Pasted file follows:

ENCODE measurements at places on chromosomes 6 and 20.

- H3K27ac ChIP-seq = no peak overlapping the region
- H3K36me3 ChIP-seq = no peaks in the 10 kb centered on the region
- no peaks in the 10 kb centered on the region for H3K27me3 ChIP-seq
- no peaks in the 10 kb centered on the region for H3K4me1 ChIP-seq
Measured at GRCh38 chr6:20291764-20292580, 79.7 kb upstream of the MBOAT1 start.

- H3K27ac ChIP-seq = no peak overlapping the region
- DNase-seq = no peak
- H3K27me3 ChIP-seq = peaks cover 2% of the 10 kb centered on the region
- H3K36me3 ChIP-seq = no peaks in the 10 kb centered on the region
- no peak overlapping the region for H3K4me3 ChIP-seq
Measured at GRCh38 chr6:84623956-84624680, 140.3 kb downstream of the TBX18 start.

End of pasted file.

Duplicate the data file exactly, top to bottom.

ENCODE measurements at places on chromosomes 6 and 20.

- H3K27ac ChIP-seq = no peak overlapping the region
- H3K36me3 ChIP-seq = no peaks in the 10 kb centered on the region
- no peaks in the 10 kb centered on the region for H3K27me3 ChIP-seq
- no peaks in the 10 kb centered on the region for H3K4me1 ChIP-seq
Measured at GRCh38 chr6:20291764-20292580, 79.7 kb upstream of the MBOAT1 start.

- H3K27ac ChIP-seq = no peak overlapping the region
- DNase-seq = no peak
- H3K27me3 ChIP-seq = peaks cover 2% of the 10 kb centered on the region
- H3K36me3 ChIP-seq = no peaks in the 10 kb centered on the region
- no peak overlapping the region for H3K4me3 ChIP-seq
Measured at GRCh38 chr6:84623956-84624680, 140.3 kb downstream of the TBX18 start.